Tiananmen Then & Now: Looking Back, Thinking Ahead
A retrospective on the Tiananmen democracy movement of June 1989
Wednesday, June 02, 2004
3:00 PM - 4:30 PM
State Rooms (rooms 131-135)
Fifteen years after the tanks rolled into Tiannamen Square on June 4, 1989 to crush student-led demonstrations for democracy, expectations of a repetition of widespread popular anti-government protest in China have greatly diminished. Rapid, sustained economic growth over the past decade has apparently diverted the attention of China's once politically active intellectuals and students to more immediate material pursuits.
In this retrospective, three China experts look back upon the events of 1989, their significanance, and their implications for the future course of China's political development.
ORVILLE SCHELL (Journalism, UC Berkeley)
XIAO QIANG (Director, China Internet Project, UC Berkeley)
RICHARD BAUM (Political Science, UCLA)
Orville Schell is dean of the UC Berkeley Graduate School of Journalism. From his days as a student of Far Eastern history at Harvard, through his UC Berkeley masters degree in Chinese history, to his latest work on Hong Kong and Tibet, Schell has virtually devoted his professional life to reporting on and writing about Asia. Author of 14 books -- nine on China, including Virtual Tibet, Mandate of Heaven, and Discos and Democracy -- Dean Schell has also written widely about Asia for Wired, The New York Review of Books, the New Yorker, Harpers, Newsweek and other national magazines. He is the recipient of a Guggenheim and an Alicia Patterson Foundation fellowship and numerous writing prizes. Dean Schell has also served as correspondent and consultant for several PBS Frontline documentaries as well as an Emmy award-winning program on China for CBS 60 Minutes.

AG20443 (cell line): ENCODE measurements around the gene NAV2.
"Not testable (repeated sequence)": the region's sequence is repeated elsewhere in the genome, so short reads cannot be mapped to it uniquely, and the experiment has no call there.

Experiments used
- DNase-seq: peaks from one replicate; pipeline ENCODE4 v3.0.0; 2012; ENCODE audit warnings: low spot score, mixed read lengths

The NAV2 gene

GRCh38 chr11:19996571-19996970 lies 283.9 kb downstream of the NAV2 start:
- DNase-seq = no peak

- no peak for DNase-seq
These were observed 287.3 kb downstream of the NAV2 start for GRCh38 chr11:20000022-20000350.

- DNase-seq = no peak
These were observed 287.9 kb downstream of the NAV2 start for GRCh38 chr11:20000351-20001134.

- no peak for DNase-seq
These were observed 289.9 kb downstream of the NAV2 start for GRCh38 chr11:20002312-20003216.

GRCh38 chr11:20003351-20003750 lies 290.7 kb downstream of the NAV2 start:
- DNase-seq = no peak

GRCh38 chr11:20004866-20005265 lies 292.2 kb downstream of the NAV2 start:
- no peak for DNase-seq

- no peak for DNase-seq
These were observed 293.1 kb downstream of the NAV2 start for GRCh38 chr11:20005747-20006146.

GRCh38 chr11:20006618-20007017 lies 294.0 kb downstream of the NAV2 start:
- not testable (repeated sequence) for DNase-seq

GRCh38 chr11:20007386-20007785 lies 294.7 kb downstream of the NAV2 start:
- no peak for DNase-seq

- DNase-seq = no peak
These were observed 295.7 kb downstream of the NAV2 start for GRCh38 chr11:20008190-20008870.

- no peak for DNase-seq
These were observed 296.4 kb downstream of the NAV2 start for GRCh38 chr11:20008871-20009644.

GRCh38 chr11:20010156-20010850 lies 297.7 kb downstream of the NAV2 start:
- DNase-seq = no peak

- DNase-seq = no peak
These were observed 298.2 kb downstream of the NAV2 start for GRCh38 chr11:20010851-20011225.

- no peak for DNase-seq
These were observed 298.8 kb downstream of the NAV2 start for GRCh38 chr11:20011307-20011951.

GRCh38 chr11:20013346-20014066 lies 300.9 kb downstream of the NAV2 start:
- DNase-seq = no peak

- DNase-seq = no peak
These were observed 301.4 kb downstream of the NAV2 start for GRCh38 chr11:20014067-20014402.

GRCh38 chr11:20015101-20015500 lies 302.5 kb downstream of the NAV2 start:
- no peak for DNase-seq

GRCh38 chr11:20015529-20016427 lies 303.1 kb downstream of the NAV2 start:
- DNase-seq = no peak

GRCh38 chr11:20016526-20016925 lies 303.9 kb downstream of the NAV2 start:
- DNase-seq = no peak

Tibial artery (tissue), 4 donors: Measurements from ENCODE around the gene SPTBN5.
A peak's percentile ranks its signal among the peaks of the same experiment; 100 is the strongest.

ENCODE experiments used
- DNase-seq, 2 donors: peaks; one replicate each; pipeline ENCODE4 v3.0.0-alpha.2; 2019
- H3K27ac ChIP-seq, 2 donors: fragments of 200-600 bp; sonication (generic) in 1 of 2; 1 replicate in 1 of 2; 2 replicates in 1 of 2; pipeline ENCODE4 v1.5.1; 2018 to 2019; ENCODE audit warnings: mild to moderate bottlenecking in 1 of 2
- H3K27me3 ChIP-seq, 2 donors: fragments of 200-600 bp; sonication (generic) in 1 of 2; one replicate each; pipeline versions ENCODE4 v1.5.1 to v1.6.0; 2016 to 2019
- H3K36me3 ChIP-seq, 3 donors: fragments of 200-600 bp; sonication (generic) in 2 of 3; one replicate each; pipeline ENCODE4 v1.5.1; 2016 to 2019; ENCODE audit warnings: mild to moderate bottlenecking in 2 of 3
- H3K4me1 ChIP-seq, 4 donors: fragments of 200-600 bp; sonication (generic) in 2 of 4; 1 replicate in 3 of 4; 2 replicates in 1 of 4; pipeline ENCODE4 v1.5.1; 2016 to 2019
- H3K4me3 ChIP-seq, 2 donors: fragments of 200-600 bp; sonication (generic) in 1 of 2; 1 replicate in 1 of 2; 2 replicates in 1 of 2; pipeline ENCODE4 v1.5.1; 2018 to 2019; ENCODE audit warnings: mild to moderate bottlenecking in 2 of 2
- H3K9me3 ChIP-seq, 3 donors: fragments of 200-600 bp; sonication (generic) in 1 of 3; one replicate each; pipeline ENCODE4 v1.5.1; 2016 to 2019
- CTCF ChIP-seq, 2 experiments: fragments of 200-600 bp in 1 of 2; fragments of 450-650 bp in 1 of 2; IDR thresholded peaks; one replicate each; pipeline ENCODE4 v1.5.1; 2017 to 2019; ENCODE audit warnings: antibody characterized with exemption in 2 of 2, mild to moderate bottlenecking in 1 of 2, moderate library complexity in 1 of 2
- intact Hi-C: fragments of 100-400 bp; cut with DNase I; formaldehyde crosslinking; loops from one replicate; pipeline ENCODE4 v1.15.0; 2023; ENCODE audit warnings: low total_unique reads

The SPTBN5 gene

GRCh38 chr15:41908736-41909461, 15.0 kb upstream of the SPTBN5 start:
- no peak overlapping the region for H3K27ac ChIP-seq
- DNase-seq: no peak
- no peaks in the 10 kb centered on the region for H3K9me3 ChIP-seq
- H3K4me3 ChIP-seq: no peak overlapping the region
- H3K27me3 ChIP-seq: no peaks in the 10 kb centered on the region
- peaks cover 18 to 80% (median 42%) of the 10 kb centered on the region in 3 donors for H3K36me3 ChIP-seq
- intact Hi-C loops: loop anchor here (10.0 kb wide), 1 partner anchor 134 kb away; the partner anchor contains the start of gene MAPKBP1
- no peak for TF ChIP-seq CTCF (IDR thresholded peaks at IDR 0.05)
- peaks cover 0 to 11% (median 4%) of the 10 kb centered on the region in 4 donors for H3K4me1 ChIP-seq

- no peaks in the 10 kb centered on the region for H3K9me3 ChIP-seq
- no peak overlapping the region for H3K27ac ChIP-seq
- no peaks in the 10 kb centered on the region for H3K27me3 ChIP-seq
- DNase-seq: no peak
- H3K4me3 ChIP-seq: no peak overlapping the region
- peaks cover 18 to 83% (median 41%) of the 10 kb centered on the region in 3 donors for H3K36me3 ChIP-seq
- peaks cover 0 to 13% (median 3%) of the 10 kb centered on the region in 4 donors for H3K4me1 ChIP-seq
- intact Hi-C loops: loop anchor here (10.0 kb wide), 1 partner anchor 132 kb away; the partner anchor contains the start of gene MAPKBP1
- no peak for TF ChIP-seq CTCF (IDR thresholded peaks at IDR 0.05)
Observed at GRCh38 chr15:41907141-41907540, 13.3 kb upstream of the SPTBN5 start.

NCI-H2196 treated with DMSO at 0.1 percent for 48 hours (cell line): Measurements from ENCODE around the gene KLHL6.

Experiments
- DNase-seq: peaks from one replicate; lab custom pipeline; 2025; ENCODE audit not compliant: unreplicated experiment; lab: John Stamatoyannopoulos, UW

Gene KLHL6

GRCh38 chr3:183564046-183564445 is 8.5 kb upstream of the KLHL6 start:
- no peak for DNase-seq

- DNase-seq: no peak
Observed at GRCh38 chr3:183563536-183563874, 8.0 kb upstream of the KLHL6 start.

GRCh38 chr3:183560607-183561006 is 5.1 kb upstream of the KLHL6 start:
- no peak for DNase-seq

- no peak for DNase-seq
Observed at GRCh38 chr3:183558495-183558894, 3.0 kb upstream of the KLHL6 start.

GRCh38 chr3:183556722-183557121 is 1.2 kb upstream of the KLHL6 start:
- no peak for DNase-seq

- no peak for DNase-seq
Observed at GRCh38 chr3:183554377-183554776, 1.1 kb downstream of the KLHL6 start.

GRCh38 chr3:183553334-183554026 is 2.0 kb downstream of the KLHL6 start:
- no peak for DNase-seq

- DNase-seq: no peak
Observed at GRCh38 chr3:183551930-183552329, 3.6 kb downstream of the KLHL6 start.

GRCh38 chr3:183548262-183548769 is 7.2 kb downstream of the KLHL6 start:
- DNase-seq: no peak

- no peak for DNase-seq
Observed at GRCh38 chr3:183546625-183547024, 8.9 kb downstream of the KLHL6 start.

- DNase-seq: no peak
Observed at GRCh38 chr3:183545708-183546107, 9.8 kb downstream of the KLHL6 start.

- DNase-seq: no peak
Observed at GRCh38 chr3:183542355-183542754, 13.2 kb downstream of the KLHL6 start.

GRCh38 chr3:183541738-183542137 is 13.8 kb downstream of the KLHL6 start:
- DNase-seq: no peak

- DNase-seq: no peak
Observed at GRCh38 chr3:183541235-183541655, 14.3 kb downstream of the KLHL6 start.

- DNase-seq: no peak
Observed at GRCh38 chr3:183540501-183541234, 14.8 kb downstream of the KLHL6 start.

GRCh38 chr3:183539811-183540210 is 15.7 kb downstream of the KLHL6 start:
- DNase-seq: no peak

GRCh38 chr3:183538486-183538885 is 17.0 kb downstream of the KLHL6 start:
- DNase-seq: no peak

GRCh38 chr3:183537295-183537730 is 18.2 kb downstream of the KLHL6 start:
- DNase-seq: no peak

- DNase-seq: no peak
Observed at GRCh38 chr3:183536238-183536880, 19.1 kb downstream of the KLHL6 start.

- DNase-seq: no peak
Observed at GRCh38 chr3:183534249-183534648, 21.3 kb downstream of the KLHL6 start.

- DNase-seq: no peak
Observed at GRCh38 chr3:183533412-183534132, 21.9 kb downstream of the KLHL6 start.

Xiao Qiang was the founding director of Human Rights in China, an international non-governmental organization dedicated to the promotion of universally recognized human rights and the advancement of the institutional protections of these rights in China. He is now director of the China Internet Project at UC Berkeley. A physicist by training, Xiao studied as a Ph.D. candidate (1986-1989) in astrophysics at the University of Notre Dame. He became a full-time human rights activist after the Tiananmen incident of 1989. Xiao was the recipient of a MacArthur Fellowship in 2001, and is profiled in the book Soul Purpose: 40 People Who Are Changing the World for the Better (Melcher Media, 2003). He is also a weekly commentator for Radio Free Asia.
Richard Baum is professor of Political Science and director of the Center for Chinese Studies, UCLA. He has written and edited eight books and has authored more than 100 articles in scholarly and popular journals. He served as a consultant on China to President George H.W. Bush, and he is a frequent commentator on Chinese affairs for CNN, NPR, BBC, VOA, and various national and international print and broadcast media. His current research focuses on the domestic political consequences of China's increasing global interdependence and the prospects for war and peace in the Taiwan Strait.
For more information please contact
Tel: 310 825-8683
Sponsor(s): Center for Chinese Studies